Written by Joselyne John, RN
PTSD stands for post-traumatic stress disorder. This mental health problem affects some people after they have experienced or witnessed a traumatic or life-threatening event. These events might include a natural disaster such as a tornado, or they might include a combat situation, a car accident, or a physical assault. Treatment options are available for people suffering PTSD.
What Is PTSD?
It’s completely normal to experience upsetting feelings or to have vivid memories after a negative event. Some people feel anxious or on edge, and sleep can also be affected after a traumatic event. It’s also normal to have trouble engaging in typical daily activities after an upsetting event, so going to work or school might be difficult for a while. Most people start to feel better after several weeks or a few months, though. If anxiety, sleep disruptions, and other symptoms last more than a few months, PTSD might be to blame.
What Can Cause PTSD?
Any situation or experience that is life-threatening for you or someone else can lead to PTSD. These traumatic events include military experiences and combat, a physical or sexual assault, learning about an unexpected or violent injury or death of a loved one, a serious accident, a natural disaster, a terrorist attack, or child abuse. The event might be something that happens to you or it could also be something you witnessed happening to someone else. These types of trauma typically involve a complete loss of control over the events, and people usually feel significant fear.
- If You’re Struggling With Dealing With a Trauma, it Might Be PTSD
- Post-Traumatic Stress Disorder: Do You Have It?
What Are the Symptoms of PTSD?
Most people experiencing PTSD describe four different types of symptoms, but these symptoms won’t be the same for everyone.
- Memories of the event tend to happen repeatedly, and these memories tend to feel very vivid and frightening. These flashbacks might make you feel like the event is happening again. Sometimes new things will happen that trigger memories of the trauma, too.
- People with PTSD often want to avoid situations or people that remind them of the trauma. It’s typical for someone with PTSD to want to stay busy to avoid thinking or talking about the trauma.
- PTSD can lead to overall negativity, causing people to feel depressed and to lose interest in life. It’s also common to feel guilty or ashamed about the trauma, as if they should have done something to prevent it.
- Someone with PTSD may have a hard time relaxing, which is known as being in a state of hyperarousal. This keyed-up feeling can make it difficult to sleep and concentrate, and irritability is also common. Some people turn to drugs or alcohol to cope.
What Do I Do if I Have Symptoms of PTSD?
After a traumatic event, give yourself some time to work through your emotions to feel more like yourself again. If a few months have passed and you are still having trouble sleeping or are feeling anxious or depressed to the point where your daily life is disrupted, consult your physician or speak with a mental health care provider. You don’t have to live with these symptoms; there are treatment options.
What Other Problems Do People With PTSD Have?
People who struggle with PTSD may also struggle with other mental health problems such as depression or anxiety. It’s also common for people to have thoughts about self-harm. Some people also have problems with alcohol or drug abuse. You might have issues with your personal relationships, with your physical health, and at work, too.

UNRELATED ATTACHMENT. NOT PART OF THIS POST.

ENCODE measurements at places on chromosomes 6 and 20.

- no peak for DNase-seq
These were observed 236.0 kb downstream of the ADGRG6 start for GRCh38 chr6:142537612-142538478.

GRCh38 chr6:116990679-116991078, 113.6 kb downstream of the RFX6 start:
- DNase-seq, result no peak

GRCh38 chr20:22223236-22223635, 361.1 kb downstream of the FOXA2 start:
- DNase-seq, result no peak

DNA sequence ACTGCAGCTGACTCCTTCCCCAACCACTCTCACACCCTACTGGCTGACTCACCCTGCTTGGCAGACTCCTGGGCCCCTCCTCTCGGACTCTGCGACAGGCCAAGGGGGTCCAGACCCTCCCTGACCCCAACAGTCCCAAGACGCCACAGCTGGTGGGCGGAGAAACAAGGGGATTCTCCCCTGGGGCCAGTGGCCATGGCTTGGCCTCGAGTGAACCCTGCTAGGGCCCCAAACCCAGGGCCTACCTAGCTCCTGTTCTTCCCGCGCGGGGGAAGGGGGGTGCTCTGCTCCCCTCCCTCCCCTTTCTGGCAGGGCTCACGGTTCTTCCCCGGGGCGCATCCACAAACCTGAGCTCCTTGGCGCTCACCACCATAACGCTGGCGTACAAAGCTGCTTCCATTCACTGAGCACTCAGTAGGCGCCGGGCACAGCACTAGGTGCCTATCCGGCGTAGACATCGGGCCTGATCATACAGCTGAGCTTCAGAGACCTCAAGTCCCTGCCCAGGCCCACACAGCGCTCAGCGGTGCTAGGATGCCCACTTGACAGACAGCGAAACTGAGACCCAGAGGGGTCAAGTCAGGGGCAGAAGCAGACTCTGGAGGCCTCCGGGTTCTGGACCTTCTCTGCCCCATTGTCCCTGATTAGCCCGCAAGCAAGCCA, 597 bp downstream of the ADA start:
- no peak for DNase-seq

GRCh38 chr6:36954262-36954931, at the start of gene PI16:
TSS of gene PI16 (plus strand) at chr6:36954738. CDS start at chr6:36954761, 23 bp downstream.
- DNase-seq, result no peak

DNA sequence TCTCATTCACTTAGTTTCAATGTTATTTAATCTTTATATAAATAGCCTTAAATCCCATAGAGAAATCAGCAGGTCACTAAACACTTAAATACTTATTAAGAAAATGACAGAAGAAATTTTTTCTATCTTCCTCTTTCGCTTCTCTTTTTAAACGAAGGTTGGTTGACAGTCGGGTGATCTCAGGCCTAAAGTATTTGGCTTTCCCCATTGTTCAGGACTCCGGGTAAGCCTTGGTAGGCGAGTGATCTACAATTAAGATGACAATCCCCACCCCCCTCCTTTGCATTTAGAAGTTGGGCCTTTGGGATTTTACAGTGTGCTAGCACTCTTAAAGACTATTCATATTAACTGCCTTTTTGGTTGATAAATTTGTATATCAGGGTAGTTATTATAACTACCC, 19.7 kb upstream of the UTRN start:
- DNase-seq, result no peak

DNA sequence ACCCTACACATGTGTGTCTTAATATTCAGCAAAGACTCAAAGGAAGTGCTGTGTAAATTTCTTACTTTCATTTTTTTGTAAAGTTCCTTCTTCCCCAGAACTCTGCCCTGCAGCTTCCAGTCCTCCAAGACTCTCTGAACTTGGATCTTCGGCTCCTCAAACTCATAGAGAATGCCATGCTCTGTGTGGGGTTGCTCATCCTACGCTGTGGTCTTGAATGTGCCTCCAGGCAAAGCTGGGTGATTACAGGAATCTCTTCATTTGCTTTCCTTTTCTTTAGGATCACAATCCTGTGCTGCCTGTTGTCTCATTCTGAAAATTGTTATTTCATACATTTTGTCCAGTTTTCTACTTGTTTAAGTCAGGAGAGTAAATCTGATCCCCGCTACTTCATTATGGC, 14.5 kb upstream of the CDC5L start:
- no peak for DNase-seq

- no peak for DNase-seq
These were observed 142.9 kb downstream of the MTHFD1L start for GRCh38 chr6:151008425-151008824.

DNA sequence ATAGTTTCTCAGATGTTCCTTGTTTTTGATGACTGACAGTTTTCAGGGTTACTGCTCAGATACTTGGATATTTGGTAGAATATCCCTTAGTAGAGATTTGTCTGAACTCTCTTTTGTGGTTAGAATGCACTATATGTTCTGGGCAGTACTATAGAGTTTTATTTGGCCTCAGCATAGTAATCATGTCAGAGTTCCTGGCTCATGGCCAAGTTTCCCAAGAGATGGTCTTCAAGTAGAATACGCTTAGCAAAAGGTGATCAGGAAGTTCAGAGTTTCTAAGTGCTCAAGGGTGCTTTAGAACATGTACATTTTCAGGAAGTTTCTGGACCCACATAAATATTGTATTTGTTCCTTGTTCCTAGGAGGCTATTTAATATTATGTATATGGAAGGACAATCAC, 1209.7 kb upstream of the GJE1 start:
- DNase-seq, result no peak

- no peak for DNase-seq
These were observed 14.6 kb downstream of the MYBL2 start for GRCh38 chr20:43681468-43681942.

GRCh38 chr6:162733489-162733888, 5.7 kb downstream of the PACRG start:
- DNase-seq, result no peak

Where Can I Go to Get Help?
The first step toward getting help for PTSD is often seeing your primary physician, who can refer you to a mental health care provider who specializes in PTSD treatment. Veterans can get help through a local Veterans Affairs office, which can connect them with a VA PTSD program. Ideally, a provider who specializes in PTSD will find the best treatment options for each individual; treatment may include several types of therapy, such as psychotherapy that focuses on the trauma, prolonged exposure therapy that helps desensitize the patient to reminders of the trauma, support groups, and medication.
Other Resources for PTSD
- Post-Traumatic Stress Disorder: Feeling fear during a traumatic situation is normal, because the body is programmed to react with either a flight or fight response.
- Overview of PTSD: Although most often PTSD happens after a traumatic event, sometimes losing a loved one can trigger it.
- Post-Traumatic Stress Disorder in Children: Most of the time, children are resilient in stressful situations. However, they could have long-term issues after a trauma.
- Post-Traumatic Stress Disorder: PTSD can last for months or even years after a traumatic event.
- Interventions for the Prevention of Post-Traumatic Stress Disorder in Adults After Exposure to Psychological Trauma: Everyone experiences trauma, but some people have problems recovering after an event that involves intense fear or helplessness.
- Overview of Post-Traumatic Stress Disorder: Flashbacks are a common symptom of PTSD, often triggered by sounds.
- First Responders: People who protect the public experience a broad range of stressful situations, which can lead to some negative health consequences, including PTSD.
- PTSD: Not All Wounds Are Visible: Although military personnel are at risk for PTSD, this disorder can affect anyone who experiences a real or perceived threat.
- Post-Traumatic Stress Disorder: Current research suggests that between seven and 12 percent of all people will develop PTSD at some point.